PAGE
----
The Mainichi today is no less resigned. “The life of man has its ups and downs and the same is true of the history of any race…. Not to be disturbed by any turn in the situation, that is the attitude of a great people. In our country we have the imperial family, eternal and everlasting, and with the imperial family as
the center the 100 million people are united… Should our people allow themselves to disturb their domestic unity, they would abandon their glory of eternal life…. when our national fortunes were on the rise, the Japanese people maintained their unity; why not tighten it now that we enter a period or reverses? We should never despair or grow violent. we are a great people.”


11th August 1945

I sneaked up to Gora today to see how the Soviet diplomats were getting along._The village itself was quiet; the streets were almost deserted; the front yard of the hotel where the Russians have been interned was silent and empty; there was not a policeman in sight. The Hakone mountains had never seemed so far away from the war.

Then after lunch the Burmese military attache abruptly told us that Japan had sued for peace. We could not believe the news. And when San Francisco confirmed it, hour after hour, we subconsciously protected ourselves from disillusion by worrying over the condition attached by the Japanese government, namely, that the prerogatives of the emperor as sovereign would not be impaired. would the Americans reject the condition as against the Potsdam declaration? On the other hand, would the Japanese sacrifice their emperor for peace? Once again we tugged and pulled at the puzzle, with the exasperated feeling that the answer was already known.

The Burmese military attache thought that perhaps the Japanese had purposely put a condition that would at the same time appear reasonable and yet be unacceptable in order to solidify public opinion at home and divide it abroad. The suggestion did not sound far-fetched. The emperor was eminently the one condition on which the Japanese could agree, the one condition for which they would all be ready to perish. He was also one condition which could be calculated to divide the Americans who believed so passionately in leaving other people alone to choose their own form of government. What a masterful intrigue if it were true!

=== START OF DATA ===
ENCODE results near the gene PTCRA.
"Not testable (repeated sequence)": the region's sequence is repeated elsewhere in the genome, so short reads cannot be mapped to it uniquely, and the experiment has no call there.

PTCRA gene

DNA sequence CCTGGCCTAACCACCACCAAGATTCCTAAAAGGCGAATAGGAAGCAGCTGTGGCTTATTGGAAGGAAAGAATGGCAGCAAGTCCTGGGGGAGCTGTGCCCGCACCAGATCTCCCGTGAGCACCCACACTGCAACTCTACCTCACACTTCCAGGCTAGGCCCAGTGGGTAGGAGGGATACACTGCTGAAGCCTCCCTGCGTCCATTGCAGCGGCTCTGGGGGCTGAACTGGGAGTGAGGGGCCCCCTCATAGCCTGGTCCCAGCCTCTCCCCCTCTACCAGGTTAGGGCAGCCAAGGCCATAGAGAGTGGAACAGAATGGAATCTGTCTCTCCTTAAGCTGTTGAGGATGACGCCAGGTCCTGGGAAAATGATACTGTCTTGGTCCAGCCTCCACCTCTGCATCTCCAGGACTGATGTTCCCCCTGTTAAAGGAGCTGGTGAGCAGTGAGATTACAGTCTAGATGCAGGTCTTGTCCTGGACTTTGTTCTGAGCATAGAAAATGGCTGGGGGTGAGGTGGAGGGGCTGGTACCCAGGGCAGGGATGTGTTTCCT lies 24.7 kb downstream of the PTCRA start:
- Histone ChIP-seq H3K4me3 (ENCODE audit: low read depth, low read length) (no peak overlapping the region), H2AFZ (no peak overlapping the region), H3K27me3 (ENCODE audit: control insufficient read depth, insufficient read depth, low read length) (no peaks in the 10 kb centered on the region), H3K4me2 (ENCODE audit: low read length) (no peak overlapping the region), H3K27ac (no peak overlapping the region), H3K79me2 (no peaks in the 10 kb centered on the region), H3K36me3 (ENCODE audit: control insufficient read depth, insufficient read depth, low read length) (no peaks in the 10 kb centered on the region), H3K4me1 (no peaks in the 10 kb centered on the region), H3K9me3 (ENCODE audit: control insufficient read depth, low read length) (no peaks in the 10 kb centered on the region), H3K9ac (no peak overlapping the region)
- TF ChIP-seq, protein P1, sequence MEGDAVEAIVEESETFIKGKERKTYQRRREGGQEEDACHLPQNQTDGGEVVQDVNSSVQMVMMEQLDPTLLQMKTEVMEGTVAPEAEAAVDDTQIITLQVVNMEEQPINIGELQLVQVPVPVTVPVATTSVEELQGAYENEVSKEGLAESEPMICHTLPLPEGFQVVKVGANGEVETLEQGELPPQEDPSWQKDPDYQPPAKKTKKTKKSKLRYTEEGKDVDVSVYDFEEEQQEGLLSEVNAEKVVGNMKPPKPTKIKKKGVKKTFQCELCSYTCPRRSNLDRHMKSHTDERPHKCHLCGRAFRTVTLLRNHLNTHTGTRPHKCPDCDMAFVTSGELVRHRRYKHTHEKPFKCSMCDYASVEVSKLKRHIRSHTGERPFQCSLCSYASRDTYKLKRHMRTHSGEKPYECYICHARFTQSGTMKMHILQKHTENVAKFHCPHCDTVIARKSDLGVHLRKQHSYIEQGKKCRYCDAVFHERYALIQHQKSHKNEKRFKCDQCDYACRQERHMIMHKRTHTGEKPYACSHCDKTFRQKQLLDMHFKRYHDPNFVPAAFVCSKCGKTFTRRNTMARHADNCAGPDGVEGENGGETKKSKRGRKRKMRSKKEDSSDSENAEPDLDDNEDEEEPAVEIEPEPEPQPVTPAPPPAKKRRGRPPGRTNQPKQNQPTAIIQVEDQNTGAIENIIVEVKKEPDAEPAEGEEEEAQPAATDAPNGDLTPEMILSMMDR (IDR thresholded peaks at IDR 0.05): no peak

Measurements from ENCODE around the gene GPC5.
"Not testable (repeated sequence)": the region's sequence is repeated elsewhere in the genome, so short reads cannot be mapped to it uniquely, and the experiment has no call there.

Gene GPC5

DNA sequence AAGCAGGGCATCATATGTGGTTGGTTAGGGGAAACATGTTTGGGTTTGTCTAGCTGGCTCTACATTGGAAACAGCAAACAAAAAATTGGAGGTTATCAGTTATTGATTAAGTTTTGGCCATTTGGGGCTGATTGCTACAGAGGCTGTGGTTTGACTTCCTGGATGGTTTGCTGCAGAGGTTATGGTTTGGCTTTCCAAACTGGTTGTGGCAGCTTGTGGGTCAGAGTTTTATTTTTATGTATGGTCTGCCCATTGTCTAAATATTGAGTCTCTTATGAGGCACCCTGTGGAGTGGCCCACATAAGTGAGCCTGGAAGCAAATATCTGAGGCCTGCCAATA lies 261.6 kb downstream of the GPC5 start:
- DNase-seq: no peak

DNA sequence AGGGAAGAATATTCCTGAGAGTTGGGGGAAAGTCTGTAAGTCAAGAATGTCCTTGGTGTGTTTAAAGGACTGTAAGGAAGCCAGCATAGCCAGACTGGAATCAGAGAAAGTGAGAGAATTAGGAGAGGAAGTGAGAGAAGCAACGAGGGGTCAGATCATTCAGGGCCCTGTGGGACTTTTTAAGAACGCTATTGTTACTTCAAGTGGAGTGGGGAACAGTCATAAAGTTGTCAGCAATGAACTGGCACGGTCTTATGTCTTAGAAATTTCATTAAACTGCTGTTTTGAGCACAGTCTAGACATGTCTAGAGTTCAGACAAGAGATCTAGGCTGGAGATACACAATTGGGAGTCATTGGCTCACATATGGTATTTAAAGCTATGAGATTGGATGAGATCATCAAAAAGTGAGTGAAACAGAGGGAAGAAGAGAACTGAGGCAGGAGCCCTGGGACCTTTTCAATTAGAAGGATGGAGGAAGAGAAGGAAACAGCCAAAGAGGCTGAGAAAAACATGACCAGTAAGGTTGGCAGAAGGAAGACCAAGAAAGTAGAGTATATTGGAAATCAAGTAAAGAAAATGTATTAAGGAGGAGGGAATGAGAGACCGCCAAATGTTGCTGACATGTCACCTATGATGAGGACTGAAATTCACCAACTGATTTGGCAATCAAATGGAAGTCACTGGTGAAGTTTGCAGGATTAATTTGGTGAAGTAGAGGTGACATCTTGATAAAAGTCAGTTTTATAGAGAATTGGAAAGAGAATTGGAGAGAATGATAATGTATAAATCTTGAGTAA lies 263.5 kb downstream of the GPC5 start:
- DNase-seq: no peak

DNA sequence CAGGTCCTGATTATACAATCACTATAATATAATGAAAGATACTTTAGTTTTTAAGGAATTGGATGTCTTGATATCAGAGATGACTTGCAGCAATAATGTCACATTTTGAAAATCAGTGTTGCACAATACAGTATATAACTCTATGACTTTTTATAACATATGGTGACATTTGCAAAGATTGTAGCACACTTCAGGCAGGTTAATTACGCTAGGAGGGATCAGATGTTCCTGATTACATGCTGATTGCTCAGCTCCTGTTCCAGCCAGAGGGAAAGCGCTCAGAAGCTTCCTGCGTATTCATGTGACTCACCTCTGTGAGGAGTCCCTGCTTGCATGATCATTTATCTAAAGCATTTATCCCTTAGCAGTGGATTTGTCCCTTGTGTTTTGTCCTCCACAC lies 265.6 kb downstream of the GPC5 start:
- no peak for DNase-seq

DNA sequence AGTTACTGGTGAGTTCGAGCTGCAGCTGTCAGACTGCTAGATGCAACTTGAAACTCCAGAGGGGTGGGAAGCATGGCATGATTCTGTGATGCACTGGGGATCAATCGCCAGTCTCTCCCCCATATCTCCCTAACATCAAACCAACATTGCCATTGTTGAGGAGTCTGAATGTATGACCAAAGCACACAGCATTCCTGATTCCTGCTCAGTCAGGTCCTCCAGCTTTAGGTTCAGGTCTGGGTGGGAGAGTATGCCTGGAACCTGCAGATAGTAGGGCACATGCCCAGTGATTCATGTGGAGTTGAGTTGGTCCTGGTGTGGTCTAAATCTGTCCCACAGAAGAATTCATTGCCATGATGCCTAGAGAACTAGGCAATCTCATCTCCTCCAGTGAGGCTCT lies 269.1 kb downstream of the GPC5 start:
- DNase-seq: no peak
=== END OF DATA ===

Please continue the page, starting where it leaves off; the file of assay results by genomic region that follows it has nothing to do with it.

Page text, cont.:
But the new bomb floated ominously over these intricate and subtle calculations; what did the cunning of diplomatists and the fanaticism of peasants avail against this imponderable atom dangling from its parachute? While the air crackled with its secret offers, the vernaculars published today the first eyewitness accounts of Hiroshima. The Yomiuri, which also noted briefly that another “new-type bomb” (in the singular) had been dropped on Nagasaki on the 9th, carried the following description by one of its correspondents:

“On the morning of the 8th August I entered the suburbs of Hiroshima in a truck with a group of civilian defense corps members from the city of Kaidaichi… All buildings on the ground had been razed and turned into heaps of debris. All the trees along the road, which once must have had an abundance of green leaves on their branches, were burnt black, bare to the trunk. The city had been turned into such a ruin that we covered our eyes….

“Judging from what I have been told by some of the inhabitants, the bomb may be a sort of high-heat flash-bomb which explodes with strong power and simultaneously emits a high~heat flash. One of the eye-witnesses of the explosion, Ai Miyano, told me: “when I heard the droning sound of an enemy plane I went outside and looked up. I noticed a black object falling lightly through the air. At this moment a red-and-blue flash struck me, causing  me to feel as if I had been burnt by a blast of extreme heat. I grew dizzy.”

“According to others, the enemy plane was seen over the city but it was gone at the time of the explosion. This shows that the new bomb, after being dropped, apparently continues to float in the air until the plane which had dropped it gets outside the range of the explosion….

“Many of the people killed were buried under the falling houses; those who were in the open were burnt by the heat. Only those who sought shelter in air-raid-defense trenches were saved.”

The Times in turn quoted today another eye-witness, Seiichi Miyata of Higashiku, Osaka, who was in Hiroshima at the time of the attack. “When the enemy super-forts appeared over the city,” recalled Miyata, “I was at an hotel some kilometers from the central section. First I heard the faint roar of a plane flying at a high altitude. I went to one of the windows facing south and a friend of mine went to the opposite side. In the meantime the roar of the plane had ceased. Then suddenly a dazzling flash came, as bright as a photographer’s flare covering the whole area. when, in no time, I felt a hot pressure, immediately followed by a deafening detonation. My friend and I rushed into the room and flung ourselves flat on the floor. My friend suffered a burn in the corner of one eye. Fortunately I myself escaped injury.

“Looking around I saw the bedding, that had been put out to dry, torn to bits. Flecks of cotton from the mattresses and quilts were lying about the room. All the glass windows and paper sliding-doors were scattered over the place.